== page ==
From the Cellar - Beaujolais


Weird title right?

Who pulls Beaujolais from the cellar you might ask. Well I do but I can't say I'm a leader in that field. In fact several of my friends have rather varied assortments of Beaujolais resting in the deep recesses of their cellars and through their generosity I have come to know the wonder of aged Gamay.
Wines are strange beasts, they start life as one thing and frequently morph into something completely different with age. Gamay in particular seems to really transform itself in the cellar, which is a bit of a surprise as Beaujolais, what most of us think of when we think of Gamay, starts out life as an easy, quaffable, cherry berry delight with little to no promise of improvement.

However, after several years in the cellar wonderful things happen. The fruit both fades and morphs into something gamy and wild with more than a passing resemblance to Burgundy of a certain age.  One of the consequences of this transformation is that the fruit become less flamboyant and more transparent allowing the minerality of the terroir to express itself.

It is somewhat bizarre to think of but Beaujolais with age perhaps expresses its terroir as well as any other wine, maybe even better than any other wine. For me these aged examples of Beaujolais combine the fruit quality of Burgundy with a terroir that recalls some of the finest plots of the Northern Rhone,those granite rich bands through St. Joseph and Cornas in particular.Not a stretch when you consider that Beaujolais lies right in the midst of these two famous wine producing regions.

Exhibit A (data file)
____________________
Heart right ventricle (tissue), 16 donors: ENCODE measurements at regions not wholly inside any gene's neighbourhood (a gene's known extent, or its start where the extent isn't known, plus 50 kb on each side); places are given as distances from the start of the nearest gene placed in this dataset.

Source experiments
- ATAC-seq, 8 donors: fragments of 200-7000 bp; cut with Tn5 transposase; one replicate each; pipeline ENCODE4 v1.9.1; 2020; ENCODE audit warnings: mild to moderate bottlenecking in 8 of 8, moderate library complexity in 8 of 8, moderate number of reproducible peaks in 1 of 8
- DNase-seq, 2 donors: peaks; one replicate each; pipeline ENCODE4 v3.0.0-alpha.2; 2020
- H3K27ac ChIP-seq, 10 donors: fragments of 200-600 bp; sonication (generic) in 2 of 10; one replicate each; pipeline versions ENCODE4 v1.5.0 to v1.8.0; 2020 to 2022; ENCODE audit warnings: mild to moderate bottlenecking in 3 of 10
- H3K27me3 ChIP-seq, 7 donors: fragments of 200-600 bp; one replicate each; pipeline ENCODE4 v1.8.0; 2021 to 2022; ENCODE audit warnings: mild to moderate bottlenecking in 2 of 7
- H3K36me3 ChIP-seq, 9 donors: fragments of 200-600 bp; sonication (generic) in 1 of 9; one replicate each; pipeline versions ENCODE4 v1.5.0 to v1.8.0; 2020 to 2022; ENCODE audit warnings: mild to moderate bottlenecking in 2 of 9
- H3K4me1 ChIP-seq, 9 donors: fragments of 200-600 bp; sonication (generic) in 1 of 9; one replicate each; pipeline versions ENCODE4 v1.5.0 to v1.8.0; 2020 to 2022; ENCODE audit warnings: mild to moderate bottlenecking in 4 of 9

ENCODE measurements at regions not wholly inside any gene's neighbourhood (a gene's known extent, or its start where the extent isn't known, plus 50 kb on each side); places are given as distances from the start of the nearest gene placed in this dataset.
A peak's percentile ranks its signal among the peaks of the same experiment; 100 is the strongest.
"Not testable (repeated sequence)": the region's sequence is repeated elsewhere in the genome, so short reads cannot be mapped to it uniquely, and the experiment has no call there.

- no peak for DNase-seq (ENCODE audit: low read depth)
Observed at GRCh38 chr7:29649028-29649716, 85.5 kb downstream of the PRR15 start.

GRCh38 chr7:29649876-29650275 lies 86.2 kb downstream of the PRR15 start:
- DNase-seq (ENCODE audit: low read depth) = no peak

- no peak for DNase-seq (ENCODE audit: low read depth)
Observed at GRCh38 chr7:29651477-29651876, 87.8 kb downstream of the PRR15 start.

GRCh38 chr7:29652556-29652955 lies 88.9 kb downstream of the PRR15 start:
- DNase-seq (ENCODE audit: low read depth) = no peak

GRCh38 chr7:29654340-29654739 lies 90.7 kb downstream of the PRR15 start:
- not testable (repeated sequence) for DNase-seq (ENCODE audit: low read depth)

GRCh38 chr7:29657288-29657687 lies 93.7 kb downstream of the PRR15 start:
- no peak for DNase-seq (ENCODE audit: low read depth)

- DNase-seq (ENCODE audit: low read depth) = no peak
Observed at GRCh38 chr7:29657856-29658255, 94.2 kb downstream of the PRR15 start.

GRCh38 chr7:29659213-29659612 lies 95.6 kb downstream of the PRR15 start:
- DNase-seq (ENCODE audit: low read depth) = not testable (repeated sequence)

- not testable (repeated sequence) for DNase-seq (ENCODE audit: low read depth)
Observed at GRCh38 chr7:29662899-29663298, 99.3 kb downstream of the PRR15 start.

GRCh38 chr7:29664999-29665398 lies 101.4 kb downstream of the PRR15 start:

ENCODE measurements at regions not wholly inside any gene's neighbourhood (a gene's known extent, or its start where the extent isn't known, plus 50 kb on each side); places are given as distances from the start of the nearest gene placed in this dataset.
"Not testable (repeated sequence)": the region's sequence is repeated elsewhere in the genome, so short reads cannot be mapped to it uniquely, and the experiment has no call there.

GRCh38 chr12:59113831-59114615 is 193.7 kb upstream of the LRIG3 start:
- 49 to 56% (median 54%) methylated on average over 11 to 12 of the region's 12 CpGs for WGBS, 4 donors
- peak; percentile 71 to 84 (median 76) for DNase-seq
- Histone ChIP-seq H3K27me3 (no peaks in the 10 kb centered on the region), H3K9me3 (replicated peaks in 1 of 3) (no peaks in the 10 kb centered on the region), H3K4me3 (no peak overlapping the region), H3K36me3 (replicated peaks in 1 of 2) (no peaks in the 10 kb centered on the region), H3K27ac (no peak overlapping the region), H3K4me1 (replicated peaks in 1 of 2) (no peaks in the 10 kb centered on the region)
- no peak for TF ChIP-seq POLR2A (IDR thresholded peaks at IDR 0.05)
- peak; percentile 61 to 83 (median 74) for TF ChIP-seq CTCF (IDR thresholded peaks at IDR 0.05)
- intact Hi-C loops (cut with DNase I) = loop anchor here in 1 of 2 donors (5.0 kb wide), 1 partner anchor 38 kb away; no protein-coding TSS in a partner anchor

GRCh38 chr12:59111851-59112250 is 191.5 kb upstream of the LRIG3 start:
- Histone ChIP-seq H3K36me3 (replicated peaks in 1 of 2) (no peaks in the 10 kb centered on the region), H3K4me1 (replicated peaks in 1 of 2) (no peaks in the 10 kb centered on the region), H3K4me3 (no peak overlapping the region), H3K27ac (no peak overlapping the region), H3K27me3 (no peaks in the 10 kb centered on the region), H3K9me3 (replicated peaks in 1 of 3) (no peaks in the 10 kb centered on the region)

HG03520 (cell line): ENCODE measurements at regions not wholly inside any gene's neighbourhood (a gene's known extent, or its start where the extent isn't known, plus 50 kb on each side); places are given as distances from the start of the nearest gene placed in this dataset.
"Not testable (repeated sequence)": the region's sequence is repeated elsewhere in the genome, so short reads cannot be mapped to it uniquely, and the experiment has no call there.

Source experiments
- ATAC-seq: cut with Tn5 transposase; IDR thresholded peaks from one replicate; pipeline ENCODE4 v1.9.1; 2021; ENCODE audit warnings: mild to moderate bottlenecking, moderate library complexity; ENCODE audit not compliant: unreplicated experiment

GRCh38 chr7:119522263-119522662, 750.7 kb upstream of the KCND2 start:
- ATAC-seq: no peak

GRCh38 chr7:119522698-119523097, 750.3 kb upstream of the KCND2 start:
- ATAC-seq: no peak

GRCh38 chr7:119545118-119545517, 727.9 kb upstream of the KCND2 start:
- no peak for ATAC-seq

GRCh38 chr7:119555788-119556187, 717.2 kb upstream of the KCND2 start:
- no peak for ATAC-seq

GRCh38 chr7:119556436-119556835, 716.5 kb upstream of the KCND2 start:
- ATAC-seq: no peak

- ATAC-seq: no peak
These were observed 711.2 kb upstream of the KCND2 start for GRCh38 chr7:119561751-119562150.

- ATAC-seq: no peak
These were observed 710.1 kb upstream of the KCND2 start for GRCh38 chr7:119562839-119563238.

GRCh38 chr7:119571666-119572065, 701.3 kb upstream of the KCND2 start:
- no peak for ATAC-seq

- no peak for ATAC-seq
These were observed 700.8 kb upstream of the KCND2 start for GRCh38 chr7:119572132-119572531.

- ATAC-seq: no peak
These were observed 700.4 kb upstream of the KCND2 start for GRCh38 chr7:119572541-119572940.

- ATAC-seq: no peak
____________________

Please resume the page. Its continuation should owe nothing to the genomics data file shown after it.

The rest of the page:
While I have had Beaujolais older than the wines tasted for this post I think these wine represent the peak along the ageing curve for most of the wines, which is to say about 6-12 years after the vintage. All four wines showed very well with several characteristics in common; a certain Asian spice note, a seamless, delicate texture, transparent fruit and wonderful and refreshing mineral tones.  If this sounds like something that would appeal to your palate do yourself a favors and seek out a few examples of aged Beaujolais to try or just lay down a few of the affordable beauties for your future enjoyment!

Here are 4 examples from my cellar.

1996 Domaine j Chamonard Morgon Le Clos de Lys

Pale dried rose petal color, earthy looking

Funky, earthy, Burgundian nose, intensely smoky with notes of medicinal floral tones, tea and baked wild cherry and medicinal mineral tones, intense stuff! Some dried Asian spiced beef notes dried orange peel

Soft and almost lush with plenty of acid and only a whisper of tannin supporting the dried strawberry fruit. And mandarin orange notes There are nice background notes of mossy earth, tea and Asian spice chocolate on the midpalate with a fresh brisk floral and red berry finish of moderate length.  A very savory and yet curiously fruity wine with solid length. 89pts

2002 Earl Louis & Claude Desvignes Morgon Cote du Py

dark ruby with a beige cast

A tight noise with a very fine tobacco tone, mineral notes, and a hint of violet all backed up with tight wild berry fruit, opens rather nicely revealing tea, mint,  moss and wild berry tone with some ferrous minerality.

Soft plush and full of gentle fading fruit edged in brown spice and roast fruit tone, some dried apricot up front and still has a nice touch of tannin adding depth, nice and fairly full with earth tone and a brilliantly mineral backend that leads to an almost salty vivid finish the acid here really pops with some air, lifting the fruit like a one pole circus tent and accentuating the earthy front end but this is still a mineral bomb on the back half and into the finish then there is a lovely return of spicy, briary fruit. Killer right now. 92 pts